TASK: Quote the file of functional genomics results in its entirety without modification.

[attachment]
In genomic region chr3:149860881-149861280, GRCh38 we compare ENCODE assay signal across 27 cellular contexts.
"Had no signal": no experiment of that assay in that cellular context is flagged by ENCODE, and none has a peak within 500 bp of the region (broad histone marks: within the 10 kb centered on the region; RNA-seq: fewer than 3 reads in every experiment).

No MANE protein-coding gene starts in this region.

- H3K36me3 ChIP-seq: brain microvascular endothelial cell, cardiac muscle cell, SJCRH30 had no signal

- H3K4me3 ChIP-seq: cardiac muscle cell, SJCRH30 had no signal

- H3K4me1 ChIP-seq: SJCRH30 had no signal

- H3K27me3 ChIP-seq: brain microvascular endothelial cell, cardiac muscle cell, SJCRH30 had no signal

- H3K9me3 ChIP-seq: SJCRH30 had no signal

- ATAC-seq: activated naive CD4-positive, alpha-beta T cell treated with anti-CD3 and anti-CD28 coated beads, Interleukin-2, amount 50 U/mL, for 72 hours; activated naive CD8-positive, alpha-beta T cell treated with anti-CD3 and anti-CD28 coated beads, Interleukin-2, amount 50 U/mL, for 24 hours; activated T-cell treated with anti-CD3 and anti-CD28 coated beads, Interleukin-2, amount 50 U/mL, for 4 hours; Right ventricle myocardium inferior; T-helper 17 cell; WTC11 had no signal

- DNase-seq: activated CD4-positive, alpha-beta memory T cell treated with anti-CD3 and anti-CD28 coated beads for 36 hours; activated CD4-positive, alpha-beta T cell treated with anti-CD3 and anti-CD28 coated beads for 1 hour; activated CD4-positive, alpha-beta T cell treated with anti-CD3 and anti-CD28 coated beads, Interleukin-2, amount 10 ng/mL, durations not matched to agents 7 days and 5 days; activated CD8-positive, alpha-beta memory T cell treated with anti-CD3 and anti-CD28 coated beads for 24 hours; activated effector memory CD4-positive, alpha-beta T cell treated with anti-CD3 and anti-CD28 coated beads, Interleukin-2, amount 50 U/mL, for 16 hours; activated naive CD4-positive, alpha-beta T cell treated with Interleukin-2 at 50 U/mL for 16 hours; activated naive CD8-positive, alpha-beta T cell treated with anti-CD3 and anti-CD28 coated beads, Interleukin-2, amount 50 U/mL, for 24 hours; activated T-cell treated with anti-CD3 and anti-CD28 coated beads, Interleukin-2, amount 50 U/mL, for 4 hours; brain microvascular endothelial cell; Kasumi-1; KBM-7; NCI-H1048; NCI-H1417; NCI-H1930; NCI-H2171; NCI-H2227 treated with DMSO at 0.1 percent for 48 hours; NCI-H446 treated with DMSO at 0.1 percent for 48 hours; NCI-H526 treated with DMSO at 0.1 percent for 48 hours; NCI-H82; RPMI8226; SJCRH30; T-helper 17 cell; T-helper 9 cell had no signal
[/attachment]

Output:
In genomic region chr3:149860881-149861280, GRCh38 we compare ENCODE assay signal across 27 cellular contexts.
"Had no signal": no experiment of that assay in that cellular context is flagged by ENCODE, and none has a peak within 500 bp of the region (broad histone marks: within the 10 kb centered on the region; RNA-seq: fewer than 3 reads in every experiment).

No MANE protein-coding gene starts in this region.

- H3K36me3 ChIP-seq: brain microvascular endothelial cell, cardiac muscle cell, SJCRH30 had no signal

- H3K4me3 ChIP-seq: cardiac muscle cell, SJCRH30 had no signal

- H3K4me1 ChIP-seq: SJCRH30 had no signal

- H3K27me3 ChIP-seq: brain microvascular endothelial cell, cardiac muscle cell, SJCRH30 had no signal

- H3K9me3 ChIP-seq: SJCRH30 had no signal

- ATAC-seq: activated naive CD4-positive, alpha-beta T cell treated with anti-CD3 and anti-CD28 coated beads, Interleukin-2, amount 50 U/mL, for 72 hours; activated naive CD8-positive, alpha-beta T cell treated with anti-CD3 and anti-CD28 coated beads, Interleukin-2, amount 50 U/mL, for 24 hours; activated T-cell treated with anti-CD3 and anti-CD28 coated beads, Interleukin-2, amount 50 U/mL, for 4 hours; Right ventricle myocardium inferior; T-helper 17 cell; WTC11 had no signal

- DNase-seq: activated CD4-positive, alpha-beta memory T cell treated with anti-CD3 and anti-CD28 coated beads for 36 hours; activated CD4-positive, alpha-beta T cell treated with anti-CD3 and anti-CD28 coated beads for 1 hour; activated CD4-positive, alpha-beta T cell treated with anti-CD3 and anti-CD28 coated beads, Interleukin-2, amount 10 ng/mL, durations not matched to agents 7 days and 5 days; activated CD8-positive, alpha-beta memory T cell treated with anti-CD3 and anti-CD28 coated beads for 24 hours; activated effector memory CD4-positive, alpha-beta T cell treated with anti-CD3 and anti-CD28 coated beads, Interleukin-2, amount 50 U/mL, for 16 hours; activated naive CD4-positive, alpha-beta T cell treated with Interleukin-2 at 50 U/mL for 16 hours; activated naive CD8-positive, alpha-beta T cell treated with anti-CD3 and anti-CD28 coated beads, Interleukin-2, amount 50 U/mL, for 24 hours; activated T-cell treated with anti-CD3 and anti-CD28 coated beads, Interleukin-2, amount 50 U/mL, for 4 hours; brain microvascular endothelial cell; Kasumi-1; KBM-7; NCI-H1048; NCI-H1417; NCI-H1930; NCI-H2171; NCI-H2227 treated with DMSO at 0.1 percent for 48 hours; NCI-H446 treated with DMSO at 0.1 percent for 48 hours; NCI-H526 treated with DMSO at 0.1 percent for 48 hours; NCI-H82; RPMI8226; SJCRH30; T-helper 17 cell; T-helper 9 cell had no signal